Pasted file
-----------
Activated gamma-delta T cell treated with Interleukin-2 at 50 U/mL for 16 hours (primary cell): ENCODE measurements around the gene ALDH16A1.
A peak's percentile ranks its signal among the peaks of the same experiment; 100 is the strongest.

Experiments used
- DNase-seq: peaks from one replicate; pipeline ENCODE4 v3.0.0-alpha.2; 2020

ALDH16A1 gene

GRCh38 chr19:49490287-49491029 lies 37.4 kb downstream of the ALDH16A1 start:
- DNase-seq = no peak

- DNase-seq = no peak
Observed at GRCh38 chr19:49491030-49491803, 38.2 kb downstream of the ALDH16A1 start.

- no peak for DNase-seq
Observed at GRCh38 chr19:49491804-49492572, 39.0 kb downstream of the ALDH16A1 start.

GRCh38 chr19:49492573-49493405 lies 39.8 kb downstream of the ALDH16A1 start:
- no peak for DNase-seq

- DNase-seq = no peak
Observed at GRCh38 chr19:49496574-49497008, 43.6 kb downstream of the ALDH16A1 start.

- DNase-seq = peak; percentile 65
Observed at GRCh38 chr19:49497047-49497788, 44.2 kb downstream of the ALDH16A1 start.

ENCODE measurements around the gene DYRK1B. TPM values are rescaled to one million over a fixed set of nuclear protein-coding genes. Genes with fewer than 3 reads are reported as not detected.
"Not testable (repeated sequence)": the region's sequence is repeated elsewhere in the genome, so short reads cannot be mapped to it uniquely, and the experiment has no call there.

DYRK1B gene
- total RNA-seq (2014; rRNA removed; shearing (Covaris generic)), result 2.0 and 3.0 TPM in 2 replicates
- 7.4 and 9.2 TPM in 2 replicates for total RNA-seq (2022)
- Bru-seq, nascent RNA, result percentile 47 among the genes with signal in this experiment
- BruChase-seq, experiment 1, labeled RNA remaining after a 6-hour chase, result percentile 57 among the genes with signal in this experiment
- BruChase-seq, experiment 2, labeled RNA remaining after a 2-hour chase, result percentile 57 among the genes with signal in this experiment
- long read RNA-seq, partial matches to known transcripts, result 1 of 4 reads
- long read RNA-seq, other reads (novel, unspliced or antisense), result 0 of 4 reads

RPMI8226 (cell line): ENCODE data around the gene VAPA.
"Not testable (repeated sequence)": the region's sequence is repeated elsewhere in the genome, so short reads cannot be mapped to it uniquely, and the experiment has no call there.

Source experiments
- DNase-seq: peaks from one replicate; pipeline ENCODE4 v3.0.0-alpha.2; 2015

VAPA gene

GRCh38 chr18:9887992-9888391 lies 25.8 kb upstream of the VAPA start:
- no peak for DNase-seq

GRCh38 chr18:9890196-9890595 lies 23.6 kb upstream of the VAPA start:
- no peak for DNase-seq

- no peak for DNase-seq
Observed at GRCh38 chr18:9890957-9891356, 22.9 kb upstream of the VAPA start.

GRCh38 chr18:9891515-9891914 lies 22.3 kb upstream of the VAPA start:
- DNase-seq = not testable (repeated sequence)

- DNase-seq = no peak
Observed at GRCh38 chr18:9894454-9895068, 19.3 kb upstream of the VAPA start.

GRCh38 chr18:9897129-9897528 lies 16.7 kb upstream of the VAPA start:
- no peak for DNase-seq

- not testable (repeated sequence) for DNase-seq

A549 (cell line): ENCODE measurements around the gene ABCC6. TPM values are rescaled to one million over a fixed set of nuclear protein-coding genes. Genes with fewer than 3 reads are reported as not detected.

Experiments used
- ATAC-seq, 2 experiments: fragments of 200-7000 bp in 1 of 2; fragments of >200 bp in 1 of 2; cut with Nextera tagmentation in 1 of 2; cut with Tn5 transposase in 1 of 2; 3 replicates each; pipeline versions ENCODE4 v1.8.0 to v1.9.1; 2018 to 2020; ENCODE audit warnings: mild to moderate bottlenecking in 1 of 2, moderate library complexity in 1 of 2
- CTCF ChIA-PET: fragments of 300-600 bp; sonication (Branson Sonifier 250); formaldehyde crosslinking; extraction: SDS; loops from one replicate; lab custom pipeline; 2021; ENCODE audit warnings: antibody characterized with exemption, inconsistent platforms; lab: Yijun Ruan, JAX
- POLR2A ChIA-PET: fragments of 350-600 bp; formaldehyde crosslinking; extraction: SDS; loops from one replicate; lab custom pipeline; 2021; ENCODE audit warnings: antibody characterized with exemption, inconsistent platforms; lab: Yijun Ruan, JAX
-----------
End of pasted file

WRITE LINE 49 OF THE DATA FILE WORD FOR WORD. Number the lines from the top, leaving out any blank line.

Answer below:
- CTCF ChIA-PET: fragments of 300-600 bp; sonication (Branson Sonifier 250); formaldehyde crosslinking; extraction: SDS; loops from one replicate; lab custom pipeline; 2021; ENCODE audit warnings: antibody characterized with exemption, inconsistent platforms; lab: Yijun Ruan, JAX